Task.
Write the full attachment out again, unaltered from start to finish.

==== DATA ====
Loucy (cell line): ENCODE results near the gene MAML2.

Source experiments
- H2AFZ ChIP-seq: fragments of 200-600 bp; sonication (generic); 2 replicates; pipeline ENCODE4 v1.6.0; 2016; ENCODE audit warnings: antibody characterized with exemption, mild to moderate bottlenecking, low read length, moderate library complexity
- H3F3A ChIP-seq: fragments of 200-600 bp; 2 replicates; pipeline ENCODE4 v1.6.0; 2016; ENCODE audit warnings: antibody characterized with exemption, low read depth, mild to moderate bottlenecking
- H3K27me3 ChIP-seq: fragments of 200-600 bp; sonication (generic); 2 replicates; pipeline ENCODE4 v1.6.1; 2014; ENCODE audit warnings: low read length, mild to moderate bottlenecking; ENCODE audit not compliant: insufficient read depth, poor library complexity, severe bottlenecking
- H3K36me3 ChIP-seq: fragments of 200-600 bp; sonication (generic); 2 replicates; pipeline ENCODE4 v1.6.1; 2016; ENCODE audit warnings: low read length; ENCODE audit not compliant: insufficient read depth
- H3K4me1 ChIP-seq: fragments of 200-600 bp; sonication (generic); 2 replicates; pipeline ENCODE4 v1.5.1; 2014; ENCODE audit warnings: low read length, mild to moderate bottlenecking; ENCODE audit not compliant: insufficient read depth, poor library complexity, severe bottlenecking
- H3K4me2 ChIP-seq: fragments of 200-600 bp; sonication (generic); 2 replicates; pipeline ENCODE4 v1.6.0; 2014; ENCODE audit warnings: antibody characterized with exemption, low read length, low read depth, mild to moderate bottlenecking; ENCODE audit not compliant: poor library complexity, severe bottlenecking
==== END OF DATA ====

Loucy (cell line): ENCODE results near the gene MAML2.

Source experiments
- H2AFZ ChIP-seq: fragments of 200-600 bp; sonication (generic); 2 replicates; pipeline ENCODE4 v1.6.0; 2016; ENCODE audit warnings: antibody characterized with exemption, mild to moderate bottlenecking, low read length, moderate library complexity
- H3F3A ChIP-seq: fragments of 200-600 bp; 2 replicates; pipeline ENCODE4 v1.6.0; 2016; ENCODE audit warnings: antibody characterized with exemption, low read depth, mild to moderate bottlenecking
- H3K27me3 ChIP-seq: fragments of 200-600 bp; sonication (generic); 2 replicates; pipeline ENCODE4 v1.6.1; 2014; ENCODE audit warnings: low read length, mild to moderate bottlenecking; ENCODE audit not compliant: insufficient read depth, poor library complexity, severe bottlenecking
- H3K36me3 ChIP-seq: fragments of 200-600 bp; sonication (generic); 2 replicates; pipeline ENCODE4 v1.6.1; 2016; ENCODE audit warnings: low read length; ENCODE audit not compliant: insufficient read depth
- H3K4me1 ChIP-seq: fragments of 200-600 bp; sonication (generic); 2 replicates; pipeline ENCODE4 v1.5.1; 2014; ENCODE audit warnings: low read length, mild to moderate bottlenecking; ENCODE audit not compliant: insufficient read depth, poor library complexity, severe bottlenecking
- H3K4me2 ChIP-seq: fragments of 200-600 bp; sonication (generic); 2 replicates; pipeline ENCODE4 v1.6.0; 2014; ENCODE audit warnings: antibody characterized with exemption, low read length, low read depth, mild to moderate bottlenecking; ENCODE audit not compliant: poor library complexity, severe bottlenecking